Being in Dolly Everett's hometown of Katherine in the Northern Territory on Do It For Dolly Day was one of the most special and emotional experiences I've ever had as a journalist.
So much so I found myself having to hold back tears more than once while talking to people about Dolly; about her legacy, about why they get behind the cause, or when I spotted a sign stuck the fence of a local business with the words 'For Dolly' spray painted on it in giant letters.
Driving through town on that special day on May 13, everything had been adorned in blue - Dolly's favourite colour.
Local businesses dressed their shop fronts with blue balloons, pastoralists donned their blue work shirts as they ran errands around town and everyone headed out to buy a blue cupcake or a blue sausage on bread to do their bit for the cause.
Amy Janye "Dolly" Everett was only 14 years old when she died in January of 2018. Before her death, she had been relentlessly bullied both in person and online.
It was a tragedy that reverberated beyond her family's cattle station, beyond the town of Katherine and even beyond Australia.
It's a story, although highly-publicised at the time, that could have faded away with the lightning speed news cycle. But, Dolly's parents Kate and Tick, and her older sister Meg, were never going to let that happen.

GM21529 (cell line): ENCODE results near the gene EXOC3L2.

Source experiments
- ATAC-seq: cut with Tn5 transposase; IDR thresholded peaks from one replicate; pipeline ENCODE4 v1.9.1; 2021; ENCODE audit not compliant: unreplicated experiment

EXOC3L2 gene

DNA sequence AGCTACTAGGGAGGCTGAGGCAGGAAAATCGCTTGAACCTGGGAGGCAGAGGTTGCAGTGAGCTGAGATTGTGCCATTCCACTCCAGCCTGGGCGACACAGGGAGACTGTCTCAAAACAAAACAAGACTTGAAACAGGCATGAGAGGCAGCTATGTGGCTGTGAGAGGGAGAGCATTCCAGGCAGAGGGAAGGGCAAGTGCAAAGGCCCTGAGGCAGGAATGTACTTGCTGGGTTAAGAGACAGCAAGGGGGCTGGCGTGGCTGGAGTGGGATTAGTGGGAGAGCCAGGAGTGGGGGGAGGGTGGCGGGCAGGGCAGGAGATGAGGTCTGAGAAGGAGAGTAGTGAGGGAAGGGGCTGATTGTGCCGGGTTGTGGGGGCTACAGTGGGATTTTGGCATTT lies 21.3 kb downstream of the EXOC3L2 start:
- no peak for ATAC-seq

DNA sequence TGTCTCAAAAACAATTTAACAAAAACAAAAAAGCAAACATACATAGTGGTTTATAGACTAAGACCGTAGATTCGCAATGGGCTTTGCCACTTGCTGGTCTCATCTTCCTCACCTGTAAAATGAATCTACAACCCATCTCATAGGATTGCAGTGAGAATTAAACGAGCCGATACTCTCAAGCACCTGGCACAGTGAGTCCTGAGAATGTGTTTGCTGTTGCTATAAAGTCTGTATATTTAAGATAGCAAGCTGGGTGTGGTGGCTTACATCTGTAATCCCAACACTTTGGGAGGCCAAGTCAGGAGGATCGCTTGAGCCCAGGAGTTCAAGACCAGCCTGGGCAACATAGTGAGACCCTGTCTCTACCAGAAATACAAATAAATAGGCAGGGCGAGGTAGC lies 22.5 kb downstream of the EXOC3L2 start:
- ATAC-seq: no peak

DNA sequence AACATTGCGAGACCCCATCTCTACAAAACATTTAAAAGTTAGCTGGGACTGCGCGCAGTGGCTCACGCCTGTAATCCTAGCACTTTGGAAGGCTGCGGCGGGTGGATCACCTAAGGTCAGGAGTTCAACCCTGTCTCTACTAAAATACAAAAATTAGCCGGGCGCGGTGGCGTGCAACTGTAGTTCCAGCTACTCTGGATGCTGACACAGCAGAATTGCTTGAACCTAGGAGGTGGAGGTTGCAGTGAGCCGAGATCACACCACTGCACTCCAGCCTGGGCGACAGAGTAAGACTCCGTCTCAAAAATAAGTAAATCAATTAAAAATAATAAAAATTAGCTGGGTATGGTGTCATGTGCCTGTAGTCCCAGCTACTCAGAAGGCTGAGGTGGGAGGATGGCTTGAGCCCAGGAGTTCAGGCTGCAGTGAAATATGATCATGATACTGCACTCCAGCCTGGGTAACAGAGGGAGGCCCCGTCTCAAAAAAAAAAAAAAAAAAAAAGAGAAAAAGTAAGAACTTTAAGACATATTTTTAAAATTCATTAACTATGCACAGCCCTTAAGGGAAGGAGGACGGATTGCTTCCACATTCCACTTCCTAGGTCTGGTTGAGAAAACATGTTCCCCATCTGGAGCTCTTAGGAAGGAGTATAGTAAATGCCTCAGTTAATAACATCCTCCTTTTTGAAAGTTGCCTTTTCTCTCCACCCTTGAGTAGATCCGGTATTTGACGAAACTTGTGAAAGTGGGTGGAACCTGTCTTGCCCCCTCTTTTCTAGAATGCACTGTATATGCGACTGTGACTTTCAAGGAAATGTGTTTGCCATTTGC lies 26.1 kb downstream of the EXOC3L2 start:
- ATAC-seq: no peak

The Everetts experienced every family's worst nightmare. But they didn't shy away from the cameras or leave their small hometown to start afresh - things no one would have judged them for doing.
Instead, they leaned into the publicity as a chance to get the issues of online safety and youth mental health - especially for kids in the bush - the attention they deserved. They started the charity Dolly's Dream which changes the culture around bullying by providing education and support directly to young people and their families.
And, as Kate told me, they leaned on the support of their local community to do this, and Katherine's support for their cause has been unwavering since. Not just because many people in Katherine personally know and love the Everetts, although that is part of the reason. But, because their cause is everyone's cause.
"Because it's kids," manager of Nutrien Ag Solutions, Ben Coutts, told me at the business's annual Do It For Dolly Day fundraiser.
"And you'd hate that to be your own kid or your sister...it could happen to anyone."
So now, more than four years after the smiling girl from the Akubra ad's life ended, her legacy is only getting bigger, and the voices of those who were previously too afraid to speak out are only getting louder.
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